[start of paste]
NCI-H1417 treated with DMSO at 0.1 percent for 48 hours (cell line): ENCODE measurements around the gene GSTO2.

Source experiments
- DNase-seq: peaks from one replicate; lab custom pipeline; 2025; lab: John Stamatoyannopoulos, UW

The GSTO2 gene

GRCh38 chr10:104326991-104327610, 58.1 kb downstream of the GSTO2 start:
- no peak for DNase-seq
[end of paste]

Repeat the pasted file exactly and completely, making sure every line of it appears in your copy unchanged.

NCI-H1417 treated with DMSO at 0.1 percent for 48 hours (cell line): ENCODE measurements around the gene GSTO2.

Source experiments
- DNase-seq: peaks from one replicate; lab custom pipeline; 2025; lab: John Stamatoyannopoulos, UW

The GSTO2 gene

GRCh38 chr10:104326991-104327610, 58.1 kb downstream of the GSTO2 start:
- no peak for DNase-seq